On March 10 and 11, 2020, the Civil Rights and Restorative Justice Project hosted the convening “Remembrance and Repair: Police Violence in the Jim Crow Era” at the Birmingham Civil Rights Institute.
In 2017, CRRJ convened a gathering on historical racial violence, lynching, and other forms of domestic terror at the BCRI. Since then, CRRJ has identified nearly 150 cases in which African Americans were killed by police officers in Jefferson County during the Jim Crow era.
This second convening brought together family members of those killed by police officers in Jefferson County from 1930-1970 to discuss the continuing effects of this history and to honor their loved ones. The families were joined by public officials, community members, and experts in restorative justice, historical injustice, and criminal justice.
The convening commenced with welcome remarks from Andrea Taylor, CEO and President of the BCRI, and Brandon Johnson, Director of the Mayor’s Office of Peace and Policy.
Following the welcome remarks, Noah Lapidus, CRRJ Genealogist and Birmingham native, and Jasmyn Story, Deputy Director of the Office of Peace and Policy, facilitated a discussion with the family members. Atmas Shaw, a forty-two-year-old father of three, was killed by police on April 17, 1948. His granddaughter, Bonnie O’Neal and his son, Roosevelt Shaw, presented testimony. Eugene Burt was shot to death on February 8, 1950 at his home. The officer, J.A. Hale, had been involved in four other shooting deaths. Burt’s great-nephew, Dexter Tolbert, addressed the audience. O’Dee Henderson, a twenty-five-year-old employee of Tennessee Coal and Iron, was beaten and shot to death while in custody in Fairfield on May 9, 1940. Henderson’s niece, Casolene Gates Powe, participated in the convening.
Vassar College students Amelia Cabrera, Jonah Frere-Holmes, and Alexandria Ortiz worked with CRRJ to investigate 14 cases of police killings under the supervision of their professor, Diane Harriford. The students presented their findings at the conference, focusing on cases in which the same officers were implicated in multiple killings. Prosecutions were rare. The evidence suggests that many of these repeat police killers were promoted, received commendations, and had long careers in law enforcement.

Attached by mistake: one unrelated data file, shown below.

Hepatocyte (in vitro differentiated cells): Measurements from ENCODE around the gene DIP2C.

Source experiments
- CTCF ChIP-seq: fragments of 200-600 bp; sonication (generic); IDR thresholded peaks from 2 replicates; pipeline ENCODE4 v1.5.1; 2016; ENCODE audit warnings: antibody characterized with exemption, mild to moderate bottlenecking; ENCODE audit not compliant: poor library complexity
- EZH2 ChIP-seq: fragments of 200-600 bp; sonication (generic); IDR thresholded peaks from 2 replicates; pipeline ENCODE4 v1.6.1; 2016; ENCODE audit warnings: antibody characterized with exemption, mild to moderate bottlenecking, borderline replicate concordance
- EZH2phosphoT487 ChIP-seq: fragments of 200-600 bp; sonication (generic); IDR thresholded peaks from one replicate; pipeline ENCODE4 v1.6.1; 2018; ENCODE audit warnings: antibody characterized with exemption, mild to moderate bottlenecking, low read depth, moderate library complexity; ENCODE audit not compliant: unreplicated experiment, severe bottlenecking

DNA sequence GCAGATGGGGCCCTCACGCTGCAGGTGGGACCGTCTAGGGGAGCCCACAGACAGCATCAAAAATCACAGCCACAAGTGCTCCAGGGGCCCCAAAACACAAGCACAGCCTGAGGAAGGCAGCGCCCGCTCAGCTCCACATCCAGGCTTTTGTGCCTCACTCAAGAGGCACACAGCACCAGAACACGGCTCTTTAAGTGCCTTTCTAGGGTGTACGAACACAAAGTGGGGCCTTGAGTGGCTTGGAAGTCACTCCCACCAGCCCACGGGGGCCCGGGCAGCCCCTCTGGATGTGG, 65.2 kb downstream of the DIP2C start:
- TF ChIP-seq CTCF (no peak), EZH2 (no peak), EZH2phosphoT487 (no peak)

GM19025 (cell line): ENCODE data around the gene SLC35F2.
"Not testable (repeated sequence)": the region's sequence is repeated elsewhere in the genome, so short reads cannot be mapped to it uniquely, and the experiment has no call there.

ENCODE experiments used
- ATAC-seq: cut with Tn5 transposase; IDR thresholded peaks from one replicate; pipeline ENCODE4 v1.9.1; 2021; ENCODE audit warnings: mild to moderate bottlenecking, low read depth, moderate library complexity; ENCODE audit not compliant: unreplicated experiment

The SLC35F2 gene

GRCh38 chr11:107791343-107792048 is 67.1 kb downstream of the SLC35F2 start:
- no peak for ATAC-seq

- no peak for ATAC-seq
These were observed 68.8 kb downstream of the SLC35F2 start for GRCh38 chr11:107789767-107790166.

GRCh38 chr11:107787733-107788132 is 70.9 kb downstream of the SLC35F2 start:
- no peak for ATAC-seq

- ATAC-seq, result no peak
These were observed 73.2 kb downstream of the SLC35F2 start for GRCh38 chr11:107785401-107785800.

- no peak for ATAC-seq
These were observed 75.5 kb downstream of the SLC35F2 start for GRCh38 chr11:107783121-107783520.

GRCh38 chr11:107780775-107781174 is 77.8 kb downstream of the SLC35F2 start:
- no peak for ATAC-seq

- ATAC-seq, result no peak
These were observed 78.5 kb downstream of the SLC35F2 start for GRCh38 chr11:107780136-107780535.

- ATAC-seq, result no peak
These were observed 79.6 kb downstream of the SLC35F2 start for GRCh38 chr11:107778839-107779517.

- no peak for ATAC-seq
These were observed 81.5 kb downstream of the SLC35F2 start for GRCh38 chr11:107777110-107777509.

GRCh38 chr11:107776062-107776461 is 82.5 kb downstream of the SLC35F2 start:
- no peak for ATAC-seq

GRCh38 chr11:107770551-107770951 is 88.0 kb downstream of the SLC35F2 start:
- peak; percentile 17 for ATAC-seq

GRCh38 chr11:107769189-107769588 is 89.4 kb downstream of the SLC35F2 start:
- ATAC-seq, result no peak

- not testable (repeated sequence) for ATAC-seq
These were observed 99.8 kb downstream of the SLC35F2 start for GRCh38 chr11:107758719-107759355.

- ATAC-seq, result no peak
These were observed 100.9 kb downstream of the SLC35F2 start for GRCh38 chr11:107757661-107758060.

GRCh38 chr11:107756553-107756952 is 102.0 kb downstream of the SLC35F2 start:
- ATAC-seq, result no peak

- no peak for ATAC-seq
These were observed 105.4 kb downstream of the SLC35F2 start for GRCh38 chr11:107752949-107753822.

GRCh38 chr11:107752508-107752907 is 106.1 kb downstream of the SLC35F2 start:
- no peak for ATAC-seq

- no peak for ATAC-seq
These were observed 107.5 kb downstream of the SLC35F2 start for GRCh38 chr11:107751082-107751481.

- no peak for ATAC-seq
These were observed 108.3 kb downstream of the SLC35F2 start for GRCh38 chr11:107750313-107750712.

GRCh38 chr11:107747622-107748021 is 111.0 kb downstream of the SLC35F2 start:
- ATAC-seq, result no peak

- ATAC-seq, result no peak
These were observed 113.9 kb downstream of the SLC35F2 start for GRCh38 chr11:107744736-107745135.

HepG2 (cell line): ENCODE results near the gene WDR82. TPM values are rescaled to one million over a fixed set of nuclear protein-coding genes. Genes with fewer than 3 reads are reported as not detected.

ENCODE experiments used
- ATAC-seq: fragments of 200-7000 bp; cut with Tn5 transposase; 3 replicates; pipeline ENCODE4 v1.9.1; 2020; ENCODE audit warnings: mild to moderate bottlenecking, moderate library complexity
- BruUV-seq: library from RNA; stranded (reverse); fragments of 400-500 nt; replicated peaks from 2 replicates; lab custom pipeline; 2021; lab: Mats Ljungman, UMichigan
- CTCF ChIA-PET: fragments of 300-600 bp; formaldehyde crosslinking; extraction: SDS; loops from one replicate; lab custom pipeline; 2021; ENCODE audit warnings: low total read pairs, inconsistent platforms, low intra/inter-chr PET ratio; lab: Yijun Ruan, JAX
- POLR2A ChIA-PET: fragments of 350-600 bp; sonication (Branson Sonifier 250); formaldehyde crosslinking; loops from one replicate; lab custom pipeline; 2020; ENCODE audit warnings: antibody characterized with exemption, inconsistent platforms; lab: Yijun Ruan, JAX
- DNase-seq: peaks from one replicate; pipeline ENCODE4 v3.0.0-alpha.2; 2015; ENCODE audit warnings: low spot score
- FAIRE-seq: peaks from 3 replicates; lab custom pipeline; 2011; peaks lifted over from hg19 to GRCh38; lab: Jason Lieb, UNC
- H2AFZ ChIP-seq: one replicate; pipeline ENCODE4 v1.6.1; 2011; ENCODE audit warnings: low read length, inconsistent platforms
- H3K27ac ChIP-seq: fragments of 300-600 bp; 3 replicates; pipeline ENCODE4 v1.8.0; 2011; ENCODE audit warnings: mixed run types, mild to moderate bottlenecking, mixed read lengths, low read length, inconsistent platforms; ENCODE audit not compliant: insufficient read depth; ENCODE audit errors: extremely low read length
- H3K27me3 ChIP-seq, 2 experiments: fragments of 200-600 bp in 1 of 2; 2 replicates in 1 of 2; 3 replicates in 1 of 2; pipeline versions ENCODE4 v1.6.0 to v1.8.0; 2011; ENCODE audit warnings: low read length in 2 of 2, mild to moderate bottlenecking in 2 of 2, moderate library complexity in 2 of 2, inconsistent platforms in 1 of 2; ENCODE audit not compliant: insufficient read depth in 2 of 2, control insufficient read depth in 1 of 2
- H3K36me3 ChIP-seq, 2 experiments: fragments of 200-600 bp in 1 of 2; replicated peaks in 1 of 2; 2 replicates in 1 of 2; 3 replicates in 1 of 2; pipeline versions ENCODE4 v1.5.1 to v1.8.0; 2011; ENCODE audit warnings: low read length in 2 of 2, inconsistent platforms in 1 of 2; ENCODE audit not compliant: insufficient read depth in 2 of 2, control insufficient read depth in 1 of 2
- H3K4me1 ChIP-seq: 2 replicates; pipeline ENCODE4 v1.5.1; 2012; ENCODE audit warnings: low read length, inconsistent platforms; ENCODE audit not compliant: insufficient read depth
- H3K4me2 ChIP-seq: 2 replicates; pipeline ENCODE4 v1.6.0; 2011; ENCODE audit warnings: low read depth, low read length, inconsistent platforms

Diane Harriford, Professor of Sociology at Vassar College, moderated a panel on Restorative Justice with Jasmyn Story and Fania Davis.
Nan Woodruff, Professor of African American Studies and Modern U.S. History at Penn State University, led a panel on Policing and Historical Injustice with Northeastern professors Shytierra Gaston and Jack McDevitt and Katie Sandson, CRRJ Legal Fellow. Professor Gaston described her research with families of lynching victims and Professor McDevitt and Attorney Sandson discussed their work on CRRJ’s Historical Injustices and Present Policing Project.
The convening concluded with an opportunity for participants to share ideas with the City’s representatives, including police leaders, on reparative measures for those affected by police killings in the Jim Crow-era.
Photo Credit: BCRI